During the 2008–09 season it became obvious that the Ice Tigers were in a dire financial situation. On November 25, 2008, preliminary insolvency was filed and on December 30, 2008, declared. This led to the corporate sponsor Bionorica pulling their support in March 2009. An investor group lead by local Jeweler Thomas Sabo interveened on April 3, 2009, preempting bankruptcy proceedings and ensuring participation in the 2009–10 season. The team is now known as Thomas Sabo Ice Tigers.
| The Bombing of Nürnberg
Since Nürnberg was the national shrine of the Nazi Party, it naturally became a target of Allied bombings during the Second World War. This caused massive destruction of the old Medieval city. The citizens of Nürnberg suffered through 38 air raids during the war. One of the worst was on the night of January 2, 1945, when 525 British Lancaster bombers destroyed or damaged most of the old city, including the medieval walls, castle and 13th century Gothic churches. At that point in the war, it was the most devastating air-raid attack on a civilian population and only the bombing of Dresden, a month later, caused more damage and civilian deaths in Germany. In just one hour, they dropped 6,000 high explosive bombs and one million incendiary bombs. 2,000 citizens lost their lives that night and another 100,000 were homeless. The old sections of Nürnberg were completely destroyed (39% of all buildings completely vanished and another 52% were heavily damaged). The castle and old churches were bombed out. Overall Nürnberg was the most destroyed city in all of Germany after Dresden. After the war, the people of Nürnberg set out to rebuild their city. The Frauenkirche is in the right of the picture next to the Hauptmarkt on April 20, 1945, with the U.S. 45th Infantry Division reviewing troops after capturing the city. You can some tanks in the background near the church. This was also Hitler's birthday and ten days before he would commit suicide. My photo above shows what it looks like today.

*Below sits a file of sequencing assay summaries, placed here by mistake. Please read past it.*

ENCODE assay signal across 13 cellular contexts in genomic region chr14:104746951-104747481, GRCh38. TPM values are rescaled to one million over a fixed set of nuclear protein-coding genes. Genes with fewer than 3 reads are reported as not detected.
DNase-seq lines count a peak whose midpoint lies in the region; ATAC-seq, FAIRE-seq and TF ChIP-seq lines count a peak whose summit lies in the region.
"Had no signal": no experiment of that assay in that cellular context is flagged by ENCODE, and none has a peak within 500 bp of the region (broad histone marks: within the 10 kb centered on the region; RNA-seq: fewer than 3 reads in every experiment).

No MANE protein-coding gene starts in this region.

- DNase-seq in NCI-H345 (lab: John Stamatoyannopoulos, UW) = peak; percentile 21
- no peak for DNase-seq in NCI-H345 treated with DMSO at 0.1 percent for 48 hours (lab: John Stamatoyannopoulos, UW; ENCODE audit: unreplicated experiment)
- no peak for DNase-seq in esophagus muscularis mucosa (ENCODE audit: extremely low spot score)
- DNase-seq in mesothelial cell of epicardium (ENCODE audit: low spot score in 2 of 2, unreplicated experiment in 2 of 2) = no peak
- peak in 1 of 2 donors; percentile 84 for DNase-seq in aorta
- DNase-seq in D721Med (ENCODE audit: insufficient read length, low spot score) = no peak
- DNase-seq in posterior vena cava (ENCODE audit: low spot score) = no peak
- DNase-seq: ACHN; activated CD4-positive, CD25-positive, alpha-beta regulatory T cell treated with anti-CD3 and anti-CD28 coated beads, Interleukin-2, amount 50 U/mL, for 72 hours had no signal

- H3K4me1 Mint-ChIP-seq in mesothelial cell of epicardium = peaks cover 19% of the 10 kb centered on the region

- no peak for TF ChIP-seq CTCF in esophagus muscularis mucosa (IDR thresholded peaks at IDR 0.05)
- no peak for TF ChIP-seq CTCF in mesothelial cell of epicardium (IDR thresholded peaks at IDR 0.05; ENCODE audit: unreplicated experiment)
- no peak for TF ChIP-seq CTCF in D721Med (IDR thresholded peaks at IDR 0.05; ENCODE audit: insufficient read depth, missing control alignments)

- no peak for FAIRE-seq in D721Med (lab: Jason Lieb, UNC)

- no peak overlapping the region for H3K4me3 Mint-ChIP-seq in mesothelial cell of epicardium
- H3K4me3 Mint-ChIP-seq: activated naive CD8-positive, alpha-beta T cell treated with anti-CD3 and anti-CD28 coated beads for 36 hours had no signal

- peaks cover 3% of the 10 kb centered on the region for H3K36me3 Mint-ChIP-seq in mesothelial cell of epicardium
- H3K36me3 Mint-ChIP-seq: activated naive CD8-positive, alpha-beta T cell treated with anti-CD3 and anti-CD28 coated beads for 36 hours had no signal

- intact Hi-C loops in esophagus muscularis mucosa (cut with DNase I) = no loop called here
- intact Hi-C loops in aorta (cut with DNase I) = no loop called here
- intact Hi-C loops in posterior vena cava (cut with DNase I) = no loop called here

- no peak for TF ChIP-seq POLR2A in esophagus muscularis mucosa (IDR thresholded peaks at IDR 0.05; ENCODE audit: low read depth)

| Nürnberg War Trials
From November 20, 1945 until October 1, 1946, the International Military Tribunal convened in room 600 in the Nürnberg Palace of Justice. United States Of America Supreme Court Associate Justice Robert H. Jackson, who was the chief prosecutor at the trials, recommended Nürnberg as the site for the trials for several reasons. The Courthouse was big enough to accommodate many people, 530 offices and about 80 courtrooms. It was well preserved after the war when most of the city was destroyed. Each of the four Allied Powers (France was now included ) provided one judge and an alternate; they provided the prosecutors, too. Among the defendants were Nazi leaders as Hermann Göring, Rudolf Hess, Julius Streicher, Ernst Kaltenbrunner, Wilhelm Keitel, Alfred Jodl, Joachim von Ribbentrop and the architect Albert Speer.
On 218 days of trials, testimony from 360 witnesses was introduced, some verbal, some written and some (236 witnesses) from the court itself. The verdicts were announced on September 30, 1946; three acquittals, 12 sentences to death by hanging, 7 sentences to life imprisonment or to lesser terms. Those sentenced to death were executed in the early morning of October 16, 1946, in the old gymnasium of Nürnberg prison, which was torn down in 1987 as part of a modernization project. The bodies were subsequently cremated in Munich and the ashes were strewn in an estuary of the Isar River. Those sentenced to imprisonment were transferred to the prison in Berlin-Spandau, which the Allies had chosen for this purpose. The last of the prisoners, Rudolf Hess, committed suicide there in August, 1987. Hermann Göring, who had received a death sentence, committed suicide in his jail cell before the sentence could be carried out.
Contrary to the original plans, no subsequent international tribunal took place. From 1947 to 1949, twelve U.S. military trials involving politicians, military personnel, businessmen and industrialists, doctors, lawyers, members of the Foreign Office, etc. were held in Nürnberg. Similar trials were also conducted in the French, British and Soviet occupation zones.
Link to: The Nuremberg Trials